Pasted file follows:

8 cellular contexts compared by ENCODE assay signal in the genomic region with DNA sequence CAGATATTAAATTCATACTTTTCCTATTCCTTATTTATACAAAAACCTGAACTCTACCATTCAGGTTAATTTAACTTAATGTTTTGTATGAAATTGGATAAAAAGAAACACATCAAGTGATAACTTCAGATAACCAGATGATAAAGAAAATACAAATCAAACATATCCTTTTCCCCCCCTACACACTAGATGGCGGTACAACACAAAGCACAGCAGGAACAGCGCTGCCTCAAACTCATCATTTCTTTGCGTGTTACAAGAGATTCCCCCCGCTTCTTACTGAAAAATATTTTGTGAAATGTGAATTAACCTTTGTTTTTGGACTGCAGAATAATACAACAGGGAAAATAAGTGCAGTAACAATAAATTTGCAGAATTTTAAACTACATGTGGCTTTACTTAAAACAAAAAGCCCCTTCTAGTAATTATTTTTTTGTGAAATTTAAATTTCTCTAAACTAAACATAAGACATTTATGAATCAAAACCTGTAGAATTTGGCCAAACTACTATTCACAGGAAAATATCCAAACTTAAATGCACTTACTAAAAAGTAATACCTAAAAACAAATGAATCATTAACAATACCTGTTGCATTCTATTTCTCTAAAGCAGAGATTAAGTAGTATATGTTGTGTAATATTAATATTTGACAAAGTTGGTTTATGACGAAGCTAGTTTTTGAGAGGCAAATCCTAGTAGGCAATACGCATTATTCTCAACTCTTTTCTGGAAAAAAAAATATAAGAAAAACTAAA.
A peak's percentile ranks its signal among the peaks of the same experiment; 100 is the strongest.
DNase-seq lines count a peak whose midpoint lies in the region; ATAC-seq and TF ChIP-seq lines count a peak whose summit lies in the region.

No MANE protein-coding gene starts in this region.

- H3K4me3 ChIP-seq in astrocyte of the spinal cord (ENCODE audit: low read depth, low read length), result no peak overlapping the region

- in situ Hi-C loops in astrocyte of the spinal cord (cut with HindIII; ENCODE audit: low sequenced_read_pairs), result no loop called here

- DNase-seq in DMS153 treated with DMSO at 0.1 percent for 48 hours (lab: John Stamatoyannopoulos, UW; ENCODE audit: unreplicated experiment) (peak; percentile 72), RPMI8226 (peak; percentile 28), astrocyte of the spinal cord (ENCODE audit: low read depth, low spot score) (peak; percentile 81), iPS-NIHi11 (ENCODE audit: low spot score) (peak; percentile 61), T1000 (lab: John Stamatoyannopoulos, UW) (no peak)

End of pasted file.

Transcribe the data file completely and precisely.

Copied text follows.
8 cellular contexts compared by ENCODE assay signal in the genomic region with DNA sequence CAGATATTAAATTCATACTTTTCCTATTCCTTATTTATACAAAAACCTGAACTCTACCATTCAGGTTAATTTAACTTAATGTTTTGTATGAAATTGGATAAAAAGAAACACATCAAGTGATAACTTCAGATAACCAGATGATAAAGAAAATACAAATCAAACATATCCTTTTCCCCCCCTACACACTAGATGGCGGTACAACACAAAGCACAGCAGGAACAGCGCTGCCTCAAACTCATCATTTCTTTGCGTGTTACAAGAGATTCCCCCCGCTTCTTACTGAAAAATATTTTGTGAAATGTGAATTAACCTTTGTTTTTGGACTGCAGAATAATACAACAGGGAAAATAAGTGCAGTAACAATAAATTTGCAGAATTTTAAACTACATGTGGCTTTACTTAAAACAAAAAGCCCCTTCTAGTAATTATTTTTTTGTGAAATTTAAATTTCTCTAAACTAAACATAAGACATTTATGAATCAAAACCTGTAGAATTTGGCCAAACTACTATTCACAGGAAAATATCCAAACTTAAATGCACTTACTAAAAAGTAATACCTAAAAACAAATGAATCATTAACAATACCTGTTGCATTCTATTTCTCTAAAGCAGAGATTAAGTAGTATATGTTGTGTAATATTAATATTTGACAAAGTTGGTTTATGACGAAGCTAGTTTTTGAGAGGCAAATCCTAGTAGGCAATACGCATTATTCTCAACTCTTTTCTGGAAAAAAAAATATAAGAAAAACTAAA.
A peak's percentile ranks its signal among the peaks of the same experiment; 100 is the strongest.
DNase-seq lines count a peak whose midpoint lies in the region; ATAC-seq and TF ChIP-seq lines count a peak whose summit lies in the region.

No MANE protein-coding gene starts in this region.

- H3K4me3 ChIP-seq in astrocyte of the spinal cord (ENCODE audit: low read depth, low read length), result no peak overlapping the region

- in situ Hi-C loops in astrocyte of the spinal cord (cut with HindIII; ENCODE audit: low sequenced_read_pairs), result no loop called here

- DNase-seq in DMS153 treated with DMSO at 0.1 percent for 48 hours (lab: John Stamatoyannopoulos, UW; ENCODE audit: unreplicated experiment) (peak; percentile 72), RPMI8226 (peak; percentile 28), astrocyte of the spinal cord (ENCODE audit: low read depth, low spot score) (peak; percentile 81), iPS-NIHi11 (ENCODE audit: low spot score) (peak; percentile 61), T1000 (lab: John Stamatoyannopoulos, UW) (no peak)